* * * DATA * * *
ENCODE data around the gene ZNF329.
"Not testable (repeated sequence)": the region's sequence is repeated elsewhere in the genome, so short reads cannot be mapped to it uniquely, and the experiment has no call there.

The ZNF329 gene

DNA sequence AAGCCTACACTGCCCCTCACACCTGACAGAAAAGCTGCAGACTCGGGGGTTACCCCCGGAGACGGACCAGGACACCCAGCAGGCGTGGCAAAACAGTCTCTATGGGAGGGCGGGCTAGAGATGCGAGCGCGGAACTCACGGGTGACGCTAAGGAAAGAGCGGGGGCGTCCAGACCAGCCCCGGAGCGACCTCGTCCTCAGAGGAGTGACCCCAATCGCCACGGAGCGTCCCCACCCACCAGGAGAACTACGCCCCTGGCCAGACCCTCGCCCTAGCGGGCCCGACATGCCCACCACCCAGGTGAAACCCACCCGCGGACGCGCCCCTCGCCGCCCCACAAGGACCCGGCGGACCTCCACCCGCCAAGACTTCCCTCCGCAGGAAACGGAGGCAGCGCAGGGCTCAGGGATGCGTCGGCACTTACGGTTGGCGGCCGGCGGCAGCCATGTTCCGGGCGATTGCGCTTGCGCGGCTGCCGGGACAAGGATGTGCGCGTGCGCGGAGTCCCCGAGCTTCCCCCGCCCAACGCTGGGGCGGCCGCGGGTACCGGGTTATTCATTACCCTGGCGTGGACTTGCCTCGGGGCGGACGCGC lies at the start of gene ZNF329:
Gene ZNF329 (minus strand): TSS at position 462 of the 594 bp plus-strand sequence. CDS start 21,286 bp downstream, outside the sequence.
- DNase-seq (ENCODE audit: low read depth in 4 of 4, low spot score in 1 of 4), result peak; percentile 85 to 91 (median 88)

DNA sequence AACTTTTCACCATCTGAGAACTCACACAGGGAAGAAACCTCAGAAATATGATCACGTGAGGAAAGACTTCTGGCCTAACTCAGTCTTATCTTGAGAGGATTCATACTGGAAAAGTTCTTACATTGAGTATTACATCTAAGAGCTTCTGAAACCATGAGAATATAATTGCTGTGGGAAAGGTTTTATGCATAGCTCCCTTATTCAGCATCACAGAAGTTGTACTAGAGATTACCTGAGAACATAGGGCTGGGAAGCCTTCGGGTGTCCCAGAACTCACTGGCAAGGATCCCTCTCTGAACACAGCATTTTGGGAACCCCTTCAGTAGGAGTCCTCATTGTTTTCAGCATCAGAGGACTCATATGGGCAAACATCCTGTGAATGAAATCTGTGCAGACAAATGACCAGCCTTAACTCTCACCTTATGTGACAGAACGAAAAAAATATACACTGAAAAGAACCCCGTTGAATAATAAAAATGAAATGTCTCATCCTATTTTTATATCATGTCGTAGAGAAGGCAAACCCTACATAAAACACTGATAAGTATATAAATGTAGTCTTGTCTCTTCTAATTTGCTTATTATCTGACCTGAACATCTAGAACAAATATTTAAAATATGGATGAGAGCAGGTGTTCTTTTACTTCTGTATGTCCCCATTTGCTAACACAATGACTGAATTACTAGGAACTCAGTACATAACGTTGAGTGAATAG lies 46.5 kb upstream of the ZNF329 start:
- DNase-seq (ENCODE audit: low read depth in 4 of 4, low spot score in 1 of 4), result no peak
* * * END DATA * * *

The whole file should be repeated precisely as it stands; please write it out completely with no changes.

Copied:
ENCODE data around the gene ZNF329.
"Not testable (repeated sequence)": the region's sequence is repeated elsewhere in the genome, so short reads cannot be mapped to it uniquely, and the experiment has no call there.

The ZNF329 gene

DNA sequence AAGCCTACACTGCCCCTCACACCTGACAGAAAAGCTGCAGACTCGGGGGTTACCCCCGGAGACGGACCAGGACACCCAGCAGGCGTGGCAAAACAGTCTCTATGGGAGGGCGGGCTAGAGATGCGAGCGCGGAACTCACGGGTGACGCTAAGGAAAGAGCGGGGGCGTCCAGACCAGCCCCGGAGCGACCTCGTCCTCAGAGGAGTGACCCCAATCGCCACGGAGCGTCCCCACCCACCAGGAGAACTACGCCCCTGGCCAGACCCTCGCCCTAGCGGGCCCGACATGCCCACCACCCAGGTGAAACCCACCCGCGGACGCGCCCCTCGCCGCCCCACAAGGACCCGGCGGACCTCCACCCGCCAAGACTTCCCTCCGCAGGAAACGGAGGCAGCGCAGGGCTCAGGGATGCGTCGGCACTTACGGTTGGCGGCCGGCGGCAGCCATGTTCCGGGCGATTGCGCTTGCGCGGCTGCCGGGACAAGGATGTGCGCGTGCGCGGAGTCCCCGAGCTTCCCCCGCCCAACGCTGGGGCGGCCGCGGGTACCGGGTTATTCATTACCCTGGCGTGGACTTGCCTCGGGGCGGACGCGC lies at the start of gene ZNF329:
Gene ZNF329 (minus strand): TSS at position 462 of the 594 bp plus-strand sequence. CDS start 21,286 bp downstream, outside the sequence.
- DNase-seq (ENCODE audit: low read depth in 4 of 4, low spot score in 1 of 4), result peak; percentile 85 to 91 (median 88)

DNA sequence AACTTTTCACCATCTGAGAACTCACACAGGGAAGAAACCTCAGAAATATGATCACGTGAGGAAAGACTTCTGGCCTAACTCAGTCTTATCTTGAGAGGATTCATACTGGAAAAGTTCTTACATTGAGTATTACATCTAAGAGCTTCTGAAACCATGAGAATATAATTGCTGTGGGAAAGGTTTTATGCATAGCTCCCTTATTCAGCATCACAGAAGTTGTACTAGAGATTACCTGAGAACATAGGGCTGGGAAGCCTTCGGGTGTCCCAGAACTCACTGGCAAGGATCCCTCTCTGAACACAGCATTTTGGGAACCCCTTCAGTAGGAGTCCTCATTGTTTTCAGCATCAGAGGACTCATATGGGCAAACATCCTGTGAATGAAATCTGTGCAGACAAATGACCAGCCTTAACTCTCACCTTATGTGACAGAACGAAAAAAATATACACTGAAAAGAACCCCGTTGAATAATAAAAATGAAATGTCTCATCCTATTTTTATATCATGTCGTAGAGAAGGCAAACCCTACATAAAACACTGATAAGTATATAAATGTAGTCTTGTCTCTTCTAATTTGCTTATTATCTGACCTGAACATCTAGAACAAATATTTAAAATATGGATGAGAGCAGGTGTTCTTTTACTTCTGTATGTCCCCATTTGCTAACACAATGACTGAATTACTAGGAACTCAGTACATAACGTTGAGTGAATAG lies 46.5 kb upstream of the ZNF329 start:
- DNase-seq (ENCODE audit: low read depth in 4 of 4, low spot score in 1 of 4), result no peak